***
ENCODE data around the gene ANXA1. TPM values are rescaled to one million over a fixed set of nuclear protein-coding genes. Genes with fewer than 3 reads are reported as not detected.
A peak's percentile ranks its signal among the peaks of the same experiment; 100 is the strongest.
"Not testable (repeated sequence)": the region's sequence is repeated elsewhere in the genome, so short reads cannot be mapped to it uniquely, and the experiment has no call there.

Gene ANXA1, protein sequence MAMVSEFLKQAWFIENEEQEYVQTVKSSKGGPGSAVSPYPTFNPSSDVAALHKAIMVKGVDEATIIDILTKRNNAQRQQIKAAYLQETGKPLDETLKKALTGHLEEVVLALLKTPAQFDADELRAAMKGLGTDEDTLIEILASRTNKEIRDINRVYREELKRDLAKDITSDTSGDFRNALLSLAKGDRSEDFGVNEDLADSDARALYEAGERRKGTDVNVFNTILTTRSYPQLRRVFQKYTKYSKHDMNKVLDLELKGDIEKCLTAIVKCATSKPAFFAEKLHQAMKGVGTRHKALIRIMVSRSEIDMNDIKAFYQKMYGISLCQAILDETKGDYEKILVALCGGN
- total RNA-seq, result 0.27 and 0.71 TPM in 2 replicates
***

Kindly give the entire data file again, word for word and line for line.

ENCODE data around the gene ANXA1. TPM values are rescaled to one million over a fixed set of nuclear protein-coding genes. Genes with fewer than 3 reads are reported as not detected.
A peak's percentile ranks its signal among the peaks of the same experiment; 100 is the strongest.
"Not testable (repeated sequence)": the region's sequence is repeated elsewhere in the genome, so short reads cannot be mapped to it uniquely, and the experiment has no call there.

Gene ANXA1, protein sequence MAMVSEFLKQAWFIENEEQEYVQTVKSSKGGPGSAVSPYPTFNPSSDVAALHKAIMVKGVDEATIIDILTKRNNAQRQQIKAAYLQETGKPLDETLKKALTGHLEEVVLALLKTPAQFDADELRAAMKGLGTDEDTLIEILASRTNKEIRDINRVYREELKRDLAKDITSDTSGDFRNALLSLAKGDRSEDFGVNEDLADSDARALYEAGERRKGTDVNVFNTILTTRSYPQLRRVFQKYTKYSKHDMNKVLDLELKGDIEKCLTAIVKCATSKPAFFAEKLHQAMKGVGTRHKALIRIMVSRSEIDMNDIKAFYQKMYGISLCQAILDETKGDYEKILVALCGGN
- total RNA-seq, result 0.27 and 0.71 TPM in 2 replicates